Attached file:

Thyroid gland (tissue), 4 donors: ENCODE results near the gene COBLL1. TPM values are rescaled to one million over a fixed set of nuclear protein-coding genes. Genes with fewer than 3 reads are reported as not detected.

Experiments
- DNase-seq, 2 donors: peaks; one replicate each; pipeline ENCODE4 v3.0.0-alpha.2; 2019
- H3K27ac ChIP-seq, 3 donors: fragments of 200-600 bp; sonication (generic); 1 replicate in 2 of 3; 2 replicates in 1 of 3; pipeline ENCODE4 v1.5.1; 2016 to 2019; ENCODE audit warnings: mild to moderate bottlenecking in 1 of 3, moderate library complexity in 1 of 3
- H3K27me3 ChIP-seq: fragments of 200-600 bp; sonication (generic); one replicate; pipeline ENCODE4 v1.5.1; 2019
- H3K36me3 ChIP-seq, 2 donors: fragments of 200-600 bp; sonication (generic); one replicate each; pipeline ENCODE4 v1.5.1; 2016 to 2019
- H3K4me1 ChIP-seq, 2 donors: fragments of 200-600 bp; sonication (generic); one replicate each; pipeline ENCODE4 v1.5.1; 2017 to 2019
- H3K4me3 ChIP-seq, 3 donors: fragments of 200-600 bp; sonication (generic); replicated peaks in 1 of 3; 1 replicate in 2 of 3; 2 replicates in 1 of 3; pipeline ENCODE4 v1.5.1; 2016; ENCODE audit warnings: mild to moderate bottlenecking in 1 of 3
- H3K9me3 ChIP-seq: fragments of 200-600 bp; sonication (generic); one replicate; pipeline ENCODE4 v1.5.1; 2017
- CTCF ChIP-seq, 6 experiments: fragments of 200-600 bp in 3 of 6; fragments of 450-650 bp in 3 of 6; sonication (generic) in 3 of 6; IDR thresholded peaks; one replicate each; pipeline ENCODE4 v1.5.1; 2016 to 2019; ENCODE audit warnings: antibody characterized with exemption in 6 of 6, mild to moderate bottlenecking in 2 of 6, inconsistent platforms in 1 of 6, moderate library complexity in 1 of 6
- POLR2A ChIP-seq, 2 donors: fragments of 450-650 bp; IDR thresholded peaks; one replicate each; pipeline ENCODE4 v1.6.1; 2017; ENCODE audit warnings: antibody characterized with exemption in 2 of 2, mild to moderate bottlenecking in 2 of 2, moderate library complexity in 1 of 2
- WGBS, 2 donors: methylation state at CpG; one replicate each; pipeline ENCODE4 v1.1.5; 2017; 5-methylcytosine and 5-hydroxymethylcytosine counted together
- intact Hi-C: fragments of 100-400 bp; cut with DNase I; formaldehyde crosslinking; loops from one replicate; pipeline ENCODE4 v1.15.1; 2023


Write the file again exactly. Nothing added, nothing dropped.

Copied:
Thyroid gland (tissue), 4 donors: ENCODE results near the gene COBLL1. TPM values are rescaled to one million over a fixed set of nuclear protein-coding genes. Genes with fewer than 3 reads are reported as not detected.

Experiments
- DNase-seq, 2 donors: peaks; one replicate each; pipeline ENCODE4 v3.0.0-alpha.2; 2019
- H3K27ac ChIP-seq, 3 donors: fragments of 200-600 bp; sonication (generic); 1 replicate in 2 of 3; 2 replicates in 1 of 3; pipeline ENCODE4 v1.5.1; 2016 to 2019; ENCODE audit warnings: mild to moderate bottlenecking in 1 of 3, moderate library complexity in 1 of 3
- H3K27me3 ChIP-seq: fragments of 200-600 bp; sonication (generic); one replicate; pipeline ENCODE4 v1.5.1; 2019
- H3K36me3 ChIP-seq, 2 donors: fragments of 200-600 bp; sonication (generic); one replicate each; pipeline ENCODE4 v1.5.1; 2016 to 2019
- H3K4me1 ChIP-seq, 2 donors: fragments of 200-600 bp; sonication (generic); one replicate each; pipeline ENCODE4 v1.5.1; 2017 to 2019
- H3K4me3 ChIP-seq, 3 donors: fragments of 200-600 bp; sonication (generic); replicated peaks in 1 of 3; 1 replicate in 2 of 3; 2 replicates in 1 of 3; pipeline ENCODE4 v1.5.1; 2016; ENCODE audit warnings: mild to moderate bottlenecking in 1 of 3
- H3K9me3 ChIP-seq: fragments of 200-600 bp; sonication (generic); one replicate; pipeline ENCODE4 v1.5.1; 2017
- CTCF ChIP-seq, 6 experiments: fragments of 200-600 bp in 3 of 6; fragments of 450-650 bp in 3 of 6; sonication (generic) in 3 of 6; IDR thresholded peaks; one replicate each; pipeline ENCODE4 v1.5.1; 2016 to 2019; ENCODE audit warnings: antibody characterized with exemption in 6 of 6, mild to moderate bottlenecking in 2 of 6, inconsistent platforms in 1 of 6, moderate library complexity in 1 of 6
- POLR2A ChIP-seq, 2 donors: fragments of 450-650 bp; IDR thresholded peaks; one replicate each; pipeline ENCODE4 v1.6.1; 2017; ENCODE audit warnings: antibody characterized with exemption in 2 of 2, mild to moderate bottlenecking in 2 of 2, moderate library complexity in 1 of 2
- WGBS, 2 donors: methylation state at CpG; one replicate each; pipeline ENCODE4 v1.1.5; 2017; 5-methylcytosine and 5-hydroxymethylcytosine counted together
- intact Hi-C: fragments of 100-400 bp; cut with DNase I; formaldehyde crosslinking; loops from one replicate; pipeline ENCODE4 v1.15.1; 2023